Year 9 Grammar – Revise the main word classes

Year 9, Week 6 – Revise the main word classes:

Nouns: These are words for things.

Common nouns are words that name a type of person or thing e.g. dog, caretaker, man, clarinet, doctor.

Proper nouns are words are the names of particular people and places, groups, months and days of the week. They always have a capital letter.

e.g. Arsenal, January, Tuesday, Jonathan, London

Collective nouns are words for a group of things.

e.g. pack of wolves, pride of lions, school of fish, bunch of flowers, herd of cows, fleet of lorries

Abstract nouns are things, ideas or concepts that you cannot touch, see or hear.

e.g. anger, happiness, freedom, joy, life, truth, boredom, wish, confusion

Verbs: These are words for actions

e.g. kick, wish, jump, eat, throw, shout

They are also words for being, using the verb to be

e.g. am, is, were, are, was

Verbs can help to form the active voice when the person doing the verb comes before the verb e.g.

e.g. Darren made a lasagne.

In the passive voice, the person doing the verb comes after the verb. Darren is no longer the subject of the sentence but he is still doing the verb.

e.g. The lasagne was made by Darren.

 

Adjectives: Adjectives help to describe nouns.

e.g. The blue hat looked best.                    I was very anxious.                          The ice-cream was huge.

Comparative adjectives COMPARE things to other things

e.g. good                                            has a comparative adjective :                                    better

Superlative adjectives compare things to other things by saying that they are the most successful at what they do!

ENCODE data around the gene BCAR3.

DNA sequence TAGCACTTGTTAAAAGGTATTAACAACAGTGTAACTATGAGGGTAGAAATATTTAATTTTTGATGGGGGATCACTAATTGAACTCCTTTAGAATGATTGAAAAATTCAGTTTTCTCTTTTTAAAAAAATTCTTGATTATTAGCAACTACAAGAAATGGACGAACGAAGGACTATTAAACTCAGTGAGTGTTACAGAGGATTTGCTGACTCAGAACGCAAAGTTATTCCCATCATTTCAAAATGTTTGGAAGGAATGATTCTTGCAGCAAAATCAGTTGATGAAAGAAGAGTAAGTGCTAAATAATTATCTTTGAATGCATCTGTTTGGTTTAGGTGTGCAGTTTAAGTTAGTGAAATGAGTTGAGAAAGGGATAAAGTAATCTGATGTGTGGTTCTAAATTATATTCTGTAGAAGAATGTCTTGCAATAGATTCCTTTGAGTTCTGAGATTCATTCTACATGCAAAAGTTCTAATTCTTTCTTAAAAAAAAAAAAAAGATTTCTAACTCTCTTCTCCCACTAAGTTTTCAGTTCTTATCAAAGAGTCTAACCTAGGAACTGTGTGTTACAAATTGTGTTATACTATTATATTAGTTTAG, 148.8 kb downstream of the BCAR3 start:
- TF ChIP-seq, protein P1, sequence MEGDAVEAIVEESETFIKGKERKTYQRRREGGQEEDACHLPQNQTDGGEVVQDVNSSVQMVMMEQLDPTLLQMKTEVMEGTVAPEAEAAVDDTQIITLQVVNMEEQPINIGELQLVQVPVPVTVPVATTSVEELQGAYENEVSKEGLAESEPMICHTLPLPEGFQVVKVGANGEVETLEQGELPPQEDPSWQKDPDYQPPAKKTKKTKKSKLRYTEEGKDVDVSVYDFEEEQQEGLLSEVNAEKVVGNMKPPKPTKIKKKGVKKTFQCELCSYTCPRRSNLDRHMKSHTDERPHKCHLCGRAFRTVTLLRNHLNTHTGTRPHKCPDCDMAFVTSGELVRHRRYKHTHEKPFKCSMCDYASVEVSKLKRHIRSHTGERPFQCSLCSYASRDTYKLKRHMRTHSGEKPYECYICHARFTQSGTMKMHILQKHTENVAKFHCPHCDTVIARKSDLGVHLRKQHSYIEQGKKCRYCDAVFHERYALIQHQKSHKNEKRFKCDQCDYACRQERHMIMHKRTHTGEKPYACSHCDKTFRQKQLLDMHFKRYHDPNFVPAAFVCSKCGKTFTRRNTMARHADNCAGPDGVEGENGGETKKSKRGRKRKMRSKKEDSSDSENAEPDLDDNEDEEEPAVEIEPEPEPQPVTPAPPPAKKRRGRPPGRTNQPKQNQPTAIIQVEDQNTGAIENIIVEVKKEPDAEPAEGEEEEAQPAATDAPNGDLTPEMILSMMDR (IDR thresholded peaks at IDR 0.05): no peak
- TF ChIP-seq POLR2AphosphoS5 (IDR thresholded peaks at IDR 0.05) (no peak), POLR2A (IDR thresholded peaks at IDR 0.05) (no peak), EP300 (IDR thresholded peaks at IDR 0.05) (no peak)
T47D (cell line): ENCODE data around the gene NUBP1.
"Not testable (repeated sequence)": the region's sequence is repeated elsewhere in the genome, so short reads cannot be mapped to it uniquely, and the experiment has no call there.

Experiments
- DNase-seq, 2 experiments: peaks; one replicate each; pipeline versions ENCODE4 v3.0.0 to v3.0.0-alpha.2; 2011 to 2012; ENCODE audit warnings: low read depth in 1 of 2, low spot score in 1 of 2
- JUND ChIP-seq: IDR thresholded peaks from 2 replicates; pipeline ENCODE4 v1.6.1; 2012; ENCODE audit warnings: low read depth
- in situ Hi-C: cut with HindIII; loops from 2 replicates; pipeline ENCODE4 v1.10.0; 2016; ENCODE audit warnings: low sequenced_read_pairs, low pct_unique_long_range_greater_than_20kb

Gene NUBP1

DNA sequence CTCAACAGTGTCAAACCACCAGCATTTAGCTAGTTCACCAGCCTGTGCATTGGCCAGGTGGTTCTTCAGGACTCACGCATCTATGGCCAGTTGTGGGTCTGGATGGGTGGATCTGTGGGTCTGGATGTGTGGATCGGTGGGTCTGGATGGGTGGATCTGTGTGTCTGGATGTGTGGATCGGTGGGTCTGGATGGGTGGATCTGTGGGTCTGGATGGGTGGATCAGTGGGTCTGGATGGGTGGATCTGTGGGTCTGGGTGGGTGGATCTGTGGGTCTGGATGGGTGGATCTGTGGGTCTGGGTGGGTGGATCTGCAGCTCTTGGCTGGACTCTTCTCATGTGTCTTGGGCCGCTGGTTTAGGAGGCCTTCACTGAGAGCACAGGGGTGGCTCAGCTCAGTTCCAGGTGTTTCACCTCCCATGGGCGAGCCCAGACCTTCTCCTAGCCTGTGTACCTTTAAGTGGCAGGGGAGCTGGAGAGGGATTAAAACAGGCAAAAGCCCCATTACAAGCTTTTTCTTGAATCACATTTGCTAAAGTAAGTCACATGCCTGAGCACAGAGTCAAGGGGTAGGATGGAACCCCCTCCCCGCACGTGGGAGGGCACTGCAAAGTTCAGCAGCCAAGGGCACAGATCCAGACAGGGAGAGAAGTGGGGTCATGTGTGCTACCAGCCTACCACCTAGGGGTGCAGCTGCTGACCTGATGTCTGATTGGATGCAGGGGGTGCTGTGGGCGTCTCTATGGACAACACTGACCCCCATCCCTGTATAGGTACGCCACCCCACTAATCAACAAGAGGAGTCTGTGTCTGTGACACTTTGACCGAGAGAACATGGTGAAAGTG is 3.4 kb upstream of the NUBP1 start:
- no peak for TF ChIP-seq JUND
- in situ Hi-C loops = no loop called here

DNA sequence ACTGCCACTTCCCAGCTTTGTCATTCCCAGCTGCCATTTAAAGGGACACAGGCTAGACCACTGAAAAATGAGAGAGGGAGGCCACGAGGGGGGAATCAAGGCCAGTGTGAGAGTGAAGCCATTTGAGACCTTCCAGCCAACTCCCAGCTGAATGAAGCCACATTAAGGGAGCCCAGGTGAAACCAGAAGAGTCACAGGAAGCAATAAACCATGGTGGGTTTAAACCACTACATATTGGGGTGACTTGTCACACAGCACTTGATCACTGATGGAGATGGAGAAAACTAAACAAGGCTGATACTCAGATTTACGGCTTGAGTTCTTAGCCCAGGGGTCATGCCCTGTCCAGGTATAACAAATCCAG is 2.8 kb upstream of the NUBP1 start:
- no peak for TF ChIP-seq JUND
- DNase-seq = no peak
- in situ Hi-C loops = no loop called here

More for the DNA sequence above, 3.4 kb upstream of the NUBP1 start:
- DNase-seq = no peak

e.g. good                                             has a superlative adjective:                                         best

You may remember that there are different spelling rules to forming comparative and superlative adjectives.

Adjective Comparative adjective Superlative adjective
tall tall + er     = taller tall + est = tallest
large large + r = larger large + st = largest
big big + g+er = bigger big + g + est = biggest

Two syllable (and more) adjectives do not change like this. Instead, you add more or most to make the comparative and superlative forms.

Beautiful                                                     More beautiful                                                         most beautiful

 

Adverbs

Adverbs help to describe verbs.

e.g. He walked away slowly.       Or       Suddenly, I could see further.

Most adverbs end in –ly but not all. For instance, John came home late. Late is an adverb as it qualifies how John does the verb.

Adverbs can also help to describe adjectives.

Very, really and quite are all adverbs that help to describe adjectives:

e.g. a very happy dog

Adverbs can also help to describe other adverbs

e.g. Aisha runs really slowly.

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